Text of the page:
a1 Applied Environmental Sciences, Inc., Arvada, Colorado
The National Environmental Policy Act (NEPA) process includes the evaluation of several alternatives prior to the selection of a preferred alternative. This can pose a problem if the project is a county-wide project. Normally, a preliminary review of the anticipated issues is conducted for each alternative. The identification of hazardous waste and hazardous substance sites can be accomplished within a modest budget. However, once the data are collected, the evaluation can involve a considerable amount of time for the environmental professional to assess the potential impact of each site along the proposed alternatives.
(Online publication March 17 2011)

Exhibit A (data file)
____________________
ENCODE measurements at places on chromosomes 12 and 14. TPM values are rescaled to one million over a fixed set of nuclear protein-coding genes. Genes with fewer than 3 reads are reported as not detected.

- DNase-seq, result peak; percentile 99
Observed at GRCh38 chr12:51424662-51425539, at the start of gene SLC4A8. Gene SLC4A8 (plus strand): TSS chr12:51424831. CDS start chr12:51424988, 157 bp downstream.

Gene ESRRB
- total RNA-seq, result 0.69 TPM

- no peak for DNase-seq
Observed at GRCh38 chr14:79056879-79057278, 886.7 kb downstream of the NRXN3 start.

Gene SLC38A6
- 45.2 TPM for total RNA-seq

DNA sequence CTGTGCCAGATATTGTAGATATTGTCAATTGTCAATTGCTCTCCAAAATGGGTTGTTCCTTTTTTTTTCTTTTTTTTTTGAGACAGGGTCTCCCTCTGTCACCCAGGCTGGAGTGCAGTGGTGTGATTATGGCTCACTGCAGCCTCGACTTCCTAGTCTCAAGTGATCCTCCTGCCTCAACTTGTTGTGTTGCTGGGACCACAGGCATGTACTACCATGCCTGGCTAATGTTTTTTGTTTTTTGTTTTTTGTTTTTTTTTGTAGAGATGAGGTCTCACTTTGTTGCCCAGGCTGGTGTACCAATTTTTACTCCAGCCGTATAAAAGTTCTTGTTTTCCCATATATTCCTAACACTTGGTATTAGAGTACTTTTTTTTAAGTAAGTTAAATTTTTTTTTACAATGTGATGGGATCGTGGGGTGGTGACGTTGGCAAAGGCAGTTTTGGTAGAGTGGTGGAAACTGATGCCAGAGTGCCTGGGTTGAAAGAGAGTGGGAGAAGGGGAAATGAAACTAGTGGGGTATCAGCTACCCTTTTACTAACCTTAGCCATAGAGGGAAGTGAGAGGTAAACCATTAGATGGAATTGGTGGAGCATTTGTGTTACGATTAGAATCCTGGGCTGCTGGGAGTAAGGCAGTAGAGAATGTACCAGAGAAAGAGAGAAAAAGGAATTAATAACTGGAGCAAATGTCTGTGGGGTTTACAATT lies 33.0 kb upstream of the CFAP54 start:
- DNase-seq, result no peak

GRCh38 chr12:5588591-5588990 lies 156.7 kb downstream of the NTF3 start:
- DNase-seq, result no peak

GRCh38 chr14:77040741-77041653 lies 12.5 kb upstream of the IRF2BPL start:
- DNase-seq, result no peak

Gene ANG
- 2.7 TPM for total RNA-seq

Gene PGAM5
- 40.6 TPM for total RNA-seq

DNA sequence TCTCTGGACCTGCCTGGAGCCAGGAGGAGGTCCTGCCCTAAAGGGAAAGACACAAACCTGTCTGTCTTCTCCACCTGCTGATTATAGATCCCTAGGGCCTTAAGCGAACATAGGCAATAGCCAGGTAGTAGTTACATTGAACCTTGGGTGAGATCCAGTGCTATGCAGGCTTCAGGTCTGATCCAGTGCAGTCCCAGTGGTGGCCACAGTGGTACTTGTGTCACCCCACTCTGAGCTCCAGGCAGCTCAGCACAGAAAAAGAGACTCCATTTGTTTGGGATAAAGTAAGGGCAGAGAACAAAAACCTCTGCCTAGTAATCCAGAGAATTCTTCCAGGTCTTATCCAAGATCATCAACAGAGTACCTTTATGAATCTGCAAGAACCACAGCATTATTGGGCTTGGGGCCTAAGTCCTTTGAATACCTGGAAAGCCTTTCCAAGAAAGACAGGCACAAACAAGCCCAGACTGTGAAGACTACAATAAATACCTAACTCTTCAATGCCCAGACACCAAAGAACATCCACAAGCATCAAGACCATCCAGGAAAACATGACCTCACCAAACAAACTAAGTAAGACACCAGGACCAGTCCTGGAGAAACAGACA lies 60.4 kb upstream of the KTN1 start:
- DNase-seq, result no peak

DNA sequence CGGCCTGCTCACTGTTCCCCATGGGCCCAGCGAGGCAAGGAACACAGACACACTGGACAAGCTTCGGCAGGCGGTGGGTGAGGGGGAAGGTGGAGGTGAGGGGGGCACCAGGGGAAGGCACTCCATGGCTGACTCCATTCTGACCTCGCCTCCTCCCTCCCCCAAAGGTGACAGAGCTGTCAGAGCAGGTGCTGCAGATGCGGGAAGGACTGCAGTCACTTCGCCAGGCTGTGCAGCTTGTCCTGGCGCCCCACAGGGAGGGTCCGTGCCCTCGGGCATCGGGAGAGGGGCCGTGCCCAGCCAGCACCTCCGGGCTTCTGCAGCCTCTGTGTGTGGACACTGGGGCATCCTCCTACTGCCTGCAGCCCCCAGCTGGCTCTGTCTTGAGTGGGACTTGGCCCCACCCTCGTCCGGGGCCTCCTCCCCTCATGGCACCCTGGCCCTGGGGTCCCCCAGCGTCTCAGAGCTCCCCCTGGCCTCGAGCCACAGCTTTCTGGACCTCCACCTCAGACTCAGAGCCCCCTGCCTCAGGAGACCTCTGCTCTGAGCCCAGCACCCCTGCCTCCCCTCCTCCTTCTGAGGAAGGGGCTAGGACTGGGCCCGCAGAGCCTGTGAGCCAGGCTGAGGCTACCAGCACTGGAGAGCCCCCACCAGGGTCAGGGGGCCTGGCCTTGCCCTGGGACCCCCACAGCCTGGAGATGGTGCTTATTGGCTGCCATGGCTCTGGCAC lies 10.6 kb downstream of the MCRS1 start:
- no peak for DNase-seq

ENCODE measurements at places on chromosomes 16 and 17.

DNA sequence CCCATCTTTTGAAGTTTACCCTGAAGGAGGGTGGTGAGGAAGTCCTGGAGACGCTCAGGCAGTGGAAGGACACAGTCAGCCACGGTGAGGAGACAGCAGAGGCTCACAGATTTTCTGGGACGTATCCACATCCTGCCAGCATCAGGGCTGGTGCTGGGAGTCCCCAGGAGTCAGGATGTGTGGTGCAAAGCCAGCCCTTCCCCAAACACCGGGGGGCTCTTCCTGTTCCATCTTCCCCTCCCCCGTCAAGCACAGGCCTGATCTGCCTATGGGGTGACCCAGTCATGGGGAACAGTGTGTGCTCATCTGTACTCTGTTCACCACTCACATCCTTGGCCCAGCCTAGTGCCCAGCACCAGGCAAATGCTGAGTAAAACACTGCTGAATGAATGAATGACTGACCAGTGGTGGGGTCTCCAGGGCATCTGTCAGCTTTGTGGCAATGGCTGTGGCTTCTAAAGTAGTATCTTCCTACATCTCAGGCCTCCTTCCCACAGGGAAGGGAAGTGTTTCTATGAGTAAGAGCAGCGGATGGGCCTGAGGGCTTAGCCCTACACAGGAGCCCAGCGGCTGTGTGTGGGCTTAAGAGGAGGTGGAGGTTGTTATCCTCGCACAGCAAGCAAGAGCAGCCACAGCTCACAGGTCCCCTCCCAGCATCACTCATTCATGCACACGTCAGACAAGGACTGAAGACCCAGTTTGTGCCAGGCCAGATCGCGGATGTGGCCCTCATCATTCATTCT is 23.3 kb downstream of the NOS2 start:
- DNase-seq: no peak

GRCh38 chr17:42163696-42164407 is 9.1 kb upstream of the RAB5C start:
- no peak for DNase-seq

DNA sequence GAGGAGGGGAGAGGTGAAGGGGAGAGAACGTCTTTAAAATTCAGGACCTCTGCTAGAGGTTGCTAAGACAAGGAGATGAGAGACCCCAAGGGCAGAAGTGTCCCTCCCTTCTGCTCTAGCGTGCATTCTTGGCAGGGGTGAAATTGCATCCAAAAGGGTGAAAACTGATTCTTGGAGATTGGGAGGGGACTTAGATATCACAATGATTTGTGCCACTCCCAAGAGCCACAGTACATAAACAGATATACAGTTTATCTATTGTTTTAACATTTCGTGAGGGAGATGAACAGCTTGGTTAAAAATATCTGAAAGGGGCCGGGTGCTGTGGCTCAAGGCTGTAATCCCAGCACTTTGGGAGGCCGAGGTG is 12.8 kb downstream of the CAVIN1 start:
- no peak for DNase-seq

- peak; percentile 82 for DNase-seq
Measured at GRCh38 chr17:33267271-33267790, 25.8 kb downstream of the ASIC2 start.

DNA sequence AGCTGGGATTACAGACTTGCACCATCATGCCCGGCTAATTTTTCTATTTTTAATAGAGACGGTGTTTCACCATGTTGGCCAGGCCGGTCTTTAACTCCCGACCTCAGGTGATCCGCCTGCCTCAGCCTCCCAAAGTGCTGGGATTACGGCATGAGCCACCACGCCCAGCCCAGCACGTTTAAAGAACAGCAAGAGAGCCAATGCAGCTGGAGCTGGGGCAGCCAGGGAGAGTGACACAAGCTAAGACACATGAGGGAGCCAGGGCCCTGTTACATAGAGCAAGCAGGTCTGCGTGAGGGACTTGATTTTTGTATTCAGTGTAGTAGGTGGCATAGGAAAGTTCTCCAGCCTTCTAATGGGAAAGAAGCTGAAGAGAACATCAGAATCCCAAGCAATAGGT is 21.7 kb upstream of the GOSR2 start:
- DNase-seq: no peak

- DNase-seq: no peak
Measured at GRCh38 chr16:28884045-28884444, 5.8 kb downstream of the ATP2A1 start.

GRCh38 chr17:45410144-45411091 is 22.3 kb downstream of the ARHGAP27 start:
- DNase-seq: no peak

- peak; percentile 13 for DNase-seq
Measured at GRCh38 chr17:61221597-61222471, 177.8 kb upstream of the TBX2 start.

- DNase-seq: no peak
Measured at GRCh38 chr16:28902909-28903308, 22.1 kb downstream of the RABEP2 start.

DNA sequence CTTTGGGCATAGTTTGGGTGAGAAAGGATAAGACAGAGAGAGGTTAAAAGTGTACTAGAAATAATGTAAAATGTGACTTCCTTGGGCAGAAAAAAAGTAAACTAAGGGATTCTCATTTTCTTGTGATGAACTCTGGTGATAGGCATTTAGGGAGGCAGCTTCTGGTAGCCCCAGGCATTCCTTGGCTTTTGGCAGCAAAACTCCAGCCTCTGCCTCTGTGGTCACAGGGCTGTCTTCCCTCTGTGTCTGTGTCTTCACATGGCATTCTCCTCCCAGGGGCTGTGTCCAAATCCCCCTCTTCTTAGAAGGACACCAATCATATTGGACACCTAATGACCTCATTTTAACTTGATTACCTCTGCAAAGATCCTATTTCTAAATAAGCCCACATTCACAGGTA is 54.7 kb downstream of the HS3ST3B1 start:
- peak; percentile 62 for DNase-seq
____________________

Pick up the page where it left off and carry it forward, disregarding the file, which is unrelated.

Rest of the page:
Tom Martella is a professional geologist, Registered Environmental Assessor (California), and Registered Hazardous Substance Professional with over 35 years of experience. He began conducting environmental site assessments (ESAs) in 1985, one year prior to the Superfund Amendments and Reauthorization Act (SARA) that established ESAs as a standard environmental practice for real estate transactions. As part of his work in the transportation industry, Tom developed a cost-effective, regulatory compliant, and environmentally defensible procedure for identifying and evaluating properties for adverse impacts along linear alignments. These procedures have been adopted by numerous transportation agencies, including the California Department of Transportation, the Arizona Department of Transportation, the Utah Department of Transportation, and the Cities of Santa Barbara, California, and Denver, Colorado. These procedures have also been translated into Korean. He currently works in Colorado for Applied Environmental Sciences, Inc., on various environmental remediation and groundwater resource projects.